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The LHC: an Accelerated Overview Jonathan Walsh May 2, 2006.

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Presentation on theme: "The LHC: an Accelerated Overview Jonathan Walsh May 2, 2006."— Presentation transcript:

1 The LHC: an Accelerated Overview Jonathan Walsh May 2, 2006

2 LHC in a nutshell LHC beam from start to finish Expected beam statistics What is luminosity, and what can it do for me? Beam properties and difficulties unique to the LHC

3 Overview: staging in LHC beam production Duoplasmatron: 300mA beam current at 92 keV RFQ: to 750 keV Linac 2: to 50 MeV PSB: to 1.4 GeV PS: to 28 GeV SPS: to 450 GeV LHC: to 7 TeV at 180mA beam current Increase factors: RFQ: 8.2 Linac: 66.7 PSB: 28 PS: 20 SPS: 16 LHC: 15.5

4 Duoplasmatron: H + source Hydrogren gas is fed into a cathode chamber with electrons The hydrogen dissociates and forms a plasma confined by magnetic fields The plasma is constricted by a canal and extracted through the anode The plasma is allowed to expand before forming the proton beam The LHC Duoplasmatron operates at 100 kV

5 The Duoplasmatron gas feed cathode anode canal expansion cup

6 RF Quadrupole: shaping the beam 4 vanes (electrodes) provide a quadrupole RF field The RF field provides a transverse focusing of the beam Spacing of the vanes accelerates and bunches the beam

7 Linac-2: the MeV weapon of choice

8 Linac Tank: RF accelerator The linac tank is a multi-chamber resonant cavity tuned to a specific frequency RF is sent into the tank by waveguides, and normal modes can be excited in the cavity These normal modes create potential differences in the cavities that accelerate the particle

9 Resistive losses in RF cavities can overwhelm accelerators The walls of a linac tank or other RF cavity begin converting input RF power into heat due to finite wall resistance Solution: make the cavity superconducting

10 Linac 2 is already at LHC spec LHC spec (achieved): – 180 mA beam current (192 mA) – 30  s pulse length (120+  s) – 1.2  m transverse rms emittance (1.2  m)

11 Down to the Proton Synchrotron Booster (PSB) The beam line to the PSB from the Linac is 80m long 20 quadrupole magnets focus the beam along the line 2 bending and 8 steering magnets direct the beam The PSB will boost the protons up to 1.4 GeV (factor of 28)

12 The Fellowship of the Rings PSB: Proton Synchrotron Booster PS: Proton Synchrotron SPS: Super Proton Synchrotron LHC: Large Hadron Collider

13 The PS Booster Output energy has been increased to 1.4 GeV from 1 GeV for the LHC 16 sectioned synchrotron consisting of bending magnets, focusing magnets, and RF cavities PSB upgrades are largely to the high power RF system for the energy boost

14 Proton Synchrotron: Last low energy step synchrotron The PS has been upgraded for 40 and 80 MHz RF operation and new beam controls have been added The PS is responsible for providing the 25 ns bunch separation for the LHC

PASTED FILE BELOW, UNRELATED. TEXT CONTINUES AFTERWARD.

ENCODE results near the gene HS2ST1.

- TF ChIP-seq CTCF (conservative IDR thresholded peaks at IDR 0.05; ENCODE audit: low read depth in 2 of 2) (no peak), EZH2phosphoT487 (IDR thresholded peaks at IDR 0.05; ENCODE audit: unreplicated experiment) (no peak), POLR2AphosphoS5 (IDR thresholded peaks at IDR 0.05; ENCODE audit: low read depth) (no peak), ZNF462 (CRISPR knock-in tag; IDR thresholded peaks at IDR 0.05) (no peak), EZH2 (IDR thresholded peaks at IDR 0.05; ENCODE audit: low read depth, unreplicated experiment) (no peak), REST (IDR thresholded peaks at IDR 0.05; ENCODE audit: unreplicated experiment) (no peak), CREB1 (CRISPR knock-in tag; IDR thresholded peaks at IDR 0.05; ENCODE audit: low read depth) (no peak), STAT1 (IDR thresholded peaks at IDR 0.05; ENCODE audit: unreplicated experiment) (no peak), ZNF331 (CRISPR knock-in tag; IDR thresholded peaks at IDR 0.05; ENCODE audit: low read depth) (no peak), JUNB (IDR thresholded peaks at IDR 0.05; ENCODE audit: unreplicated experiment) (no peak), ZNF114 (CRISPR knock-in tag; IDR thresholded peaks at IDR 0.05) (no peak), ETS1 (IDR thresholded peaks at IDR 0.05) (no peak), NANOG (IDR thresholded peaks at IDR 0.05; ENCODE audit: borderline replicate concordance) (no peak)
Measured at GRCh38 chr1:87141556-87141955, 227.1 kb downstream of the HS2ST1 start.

15 PS accelerating sections

16 SPS: Converted for LHC The SPS boosts protons up to 450 GeV for LHC injection SPS was the injector for the LEP system, and the injection system was upgraded as well as the RF systems (at 200, 400, and 800 MHz) SPS is fully LHC dedicated during fills (1-2 per day)

17 LHC Injection Chain 81 bunch packets produced in the PS with 25 ns spacing Triplets of 81 bunches are formed in the PS and injected into the SPS, taking up ~27% of the SPS beamline The total LHC beam consists of 12 “supercycles” of the 243 bunches from SPS

18 LHC: The Lord of the Rings

19 LHC acceleration and beam steering system Entire beamline run cold RF cavities run at 400 MHz 1232 Dipole magnets for beam steering 386 Quadrupole focusing magnets Many (thousands) of small correcting magnets also in place

20 The LHC Dipole Magnet

21 An RF Cavity…shiny

22 Luminosity: the other key to the puzzle N =  I L N: number of expected events of a certain type  : cross section of those types of events I L : integrated luminosity

23 Calculating luminosity from beam parameters Intersecting storage ring, identical beams k b : number of bunches, N b : protons per bunch f r : revolution frequency,  n : emittance  : beta function at intersection

24 LHC luminosity goals In the first year, the expected LHC luminosity is 10 33 (cm 2 s) -1 : 5 times that of Fermilab Target luminosity is ten times this value, believed to be achievable in the second year, with 25 times in the future

25 Beam Parameters

26 Beam Difficulties Magnet quenching is a real danger, with only a small fraction (10 -6 ) needed to quench a SM A quenched dipole will require a beam dump in a single turn - 7 TeV (690 MJ) dissipated in 89  s! An error in dumping the beam will expose accelerator components to serious radiation risk

27 The future of particle accelerators Ring accelerators are on their way out - the strongest magnets (8.33 T) are employed to steer the LHC beam The ILC has the brightest future (more than the VLHC), with wakefield plasma acceleration achieving limited gradients of 1 GeV/m

28 References 1.M Benedikt (ed.), “The PS Complex as Proton Pre-Injector for the LHC - Design and Implementation Report”,CERN 2000-03, 2000 2.G Arduini et. al., “Beams in the CERN PS Complex After the RF Upgrades for LHC,” Proc. EPAC, 2004 3.P Collier, “The SPS as Injector for the LHC,” CERN-SL-97-07-DI, 1997 4.K Schindl, “The Injector Chain for the LHC,” Chamonix IX, CERN, 1997 5.N Tahir et. al., “Impact of 7 TeV/c large hadron collider proton beam on a copper target,” J. Appl. Phys. 97, 2005 6.C. Rembser, “LHC - Machine and Detectors,” CERN, 2005 Photos courtesy of CERN

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